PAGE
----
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Christie Apologizes, Says Aide Fired In Wake Of Lane-Closure Scandal Revelations

Christie said he was "embarrassed" by the revelations and that he did not know the true nature of the problem when he first addressed it a month ago

By Keith Brown

Gov. Chris Christie apologized to New Jersey residents Thursday, then announced that at least one person has been fired in connection with the "Bridgegate" lane-closure scandal that involved political payback for the Fort Lee mayor not endorsing his re-election bid.

Christie said he was "embarrassed" by the revelations and that he did not know the true nature of the problem when he first addressed it a month ago.

During a mid-day press conference in Trenton, Christie said Bridget Anne Kelly, a deputy chief of staff to the governor, was immediately terminated after "she lied to me" about her role in closing the George Washington Bridge traffic lanes as political payback.

He also said he's pulling support for Bill Stepien as state Republican Party chairman and is withdrawing his consultancy from the Republican Governors Association.

Christie said he does not know if there are other related incidents but "I won't make a warranty on that, though."

Christie did not rule out additional firings and said he is asking, and investigating the behavior of other staffers to see if they were involved.

Christie, appearing contrite, said he plans to apologize to the Fort Lee Mayor Mark Sokolich Thursday, and to the people of Fort Lee "personally." He said his staff was trying to set up such a meeting.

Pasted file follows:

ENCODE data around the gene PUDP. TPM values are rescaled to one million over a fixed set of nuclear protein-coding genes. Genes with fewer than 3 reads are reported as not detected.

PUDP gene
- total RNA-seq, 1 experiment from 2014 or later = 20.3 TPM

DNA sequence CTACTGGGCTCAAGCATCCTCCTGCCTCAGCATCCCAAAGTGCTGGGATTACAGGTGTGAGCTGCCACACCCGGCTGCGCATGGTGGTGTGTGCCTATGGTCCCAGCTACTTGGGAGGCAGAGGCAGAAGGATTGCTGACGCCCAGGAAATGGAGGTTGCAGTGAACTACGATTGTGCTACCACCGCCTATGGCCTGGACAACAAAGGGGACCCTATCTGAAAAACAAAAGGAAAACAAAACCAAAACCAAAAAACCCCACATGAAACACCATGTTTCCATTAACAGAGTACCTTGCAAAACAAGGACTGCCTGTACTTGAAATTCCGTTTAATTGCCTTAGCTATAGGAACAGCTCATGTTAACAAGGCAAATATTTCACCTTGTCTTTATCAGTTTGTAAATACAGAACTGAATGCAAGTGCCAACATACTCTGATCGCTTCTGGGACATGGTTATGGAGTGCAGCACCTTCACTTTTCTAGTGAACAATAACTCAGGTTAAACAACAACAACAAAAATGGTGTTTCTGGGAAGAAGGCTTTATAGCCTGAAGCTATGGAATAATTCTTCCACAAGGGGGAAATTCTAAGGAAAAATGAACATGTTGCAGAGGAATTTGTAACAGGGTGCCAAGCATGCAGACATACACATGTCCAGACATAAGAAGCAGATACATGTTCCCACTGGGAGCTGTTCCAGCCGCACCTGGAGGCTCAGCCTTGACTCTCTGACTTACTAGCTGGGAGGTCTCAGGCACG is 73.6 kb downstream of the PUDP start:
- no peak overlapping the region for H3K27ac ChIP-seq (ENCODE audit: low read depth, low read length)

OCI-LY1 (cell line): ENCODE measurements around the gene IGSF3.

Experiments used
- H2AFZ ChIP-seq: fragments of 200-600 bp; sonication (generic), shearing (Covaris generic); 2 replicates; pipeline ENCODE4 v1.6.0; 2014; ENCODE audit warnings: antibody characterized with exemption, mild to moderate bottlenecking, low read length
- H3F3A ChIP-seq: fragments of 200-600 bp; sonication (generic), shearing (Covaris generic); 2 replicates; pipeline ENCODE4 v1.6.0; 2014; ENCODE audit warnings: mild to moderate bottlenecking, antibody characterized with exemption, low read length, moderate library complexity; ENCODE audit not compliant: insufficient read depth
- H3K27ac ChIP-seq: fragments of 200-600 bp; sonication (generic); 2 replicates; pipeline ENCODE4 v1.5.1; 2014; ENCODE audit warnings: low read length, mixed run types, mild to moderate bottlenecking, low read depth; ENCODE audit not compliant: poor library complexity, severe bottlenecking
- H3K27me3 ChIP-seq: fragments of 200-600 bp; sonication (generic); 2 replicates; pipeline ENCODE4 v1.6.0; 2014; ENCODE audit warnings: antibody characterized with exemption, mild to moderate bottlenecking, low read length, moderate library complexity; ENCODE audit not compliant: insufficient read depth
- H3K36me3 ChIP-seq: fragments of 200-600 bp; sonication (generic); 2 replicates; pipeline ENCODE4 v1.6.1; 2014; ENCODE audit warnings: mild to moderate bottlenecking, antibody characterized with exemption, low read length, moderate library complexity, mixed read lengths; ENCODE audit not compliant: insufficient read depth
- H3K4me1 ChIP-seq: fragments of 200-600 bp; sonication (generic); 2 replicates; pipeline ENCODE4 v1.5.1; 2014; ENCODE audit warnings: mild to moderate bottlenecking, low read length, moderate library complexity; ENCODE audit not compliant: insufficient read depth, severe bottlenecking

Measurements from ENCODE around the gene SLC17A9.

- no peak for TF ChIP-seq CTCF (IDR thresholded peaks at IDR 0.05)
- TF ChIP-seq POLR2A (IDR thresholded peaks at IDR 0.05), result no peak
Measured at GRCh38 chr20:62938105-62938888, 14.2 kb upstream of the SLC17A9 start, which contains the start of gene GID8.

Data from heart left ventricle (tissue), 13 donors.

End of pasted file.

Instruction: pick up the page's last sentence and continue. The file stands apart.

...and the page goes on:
Messages released Wednesday show top officials close to Christie, including Kelly, were involved with the Fort Lee lane closures that appeared to be payback for the Fort Lee mayor not endorsing Christie's reelection bid.

The emails between high-level gubernatorial aides and Port Authority officials contradict previous statements by Christie, who said his staff and campaign had nothing to do with the closure of local access lanes to the George Washington Bridge that caused a week worth of traffic jams for North Jersey residents.

Emails obtained by The New York Times and The Record show Kelly told a Port Authority official close to Christie that it was “Time for some traffic problems in Fort Lee,” about two weeks before the lanes were closed.

“Got it,” replied the Port Authority executive, David Wildstein, who resigned last month as national media and incensed local politicians turned up the heat on the scandal.

During the press conference, Christie said he knew nothing of the incident until after it was over, and even then was told it was a traffic study. "And until yesterday, there was no evidence to the contrary," he said.

Christie said he was shocked "by the abject stupidity" in the emails. He's now asking himself: "What did I do wrong to make these folks think that it was okay to lie to me?"

Some are predicting the fracas could prove troublesome for Christie, who is widely believed to be planning a run for the White House in 2016.

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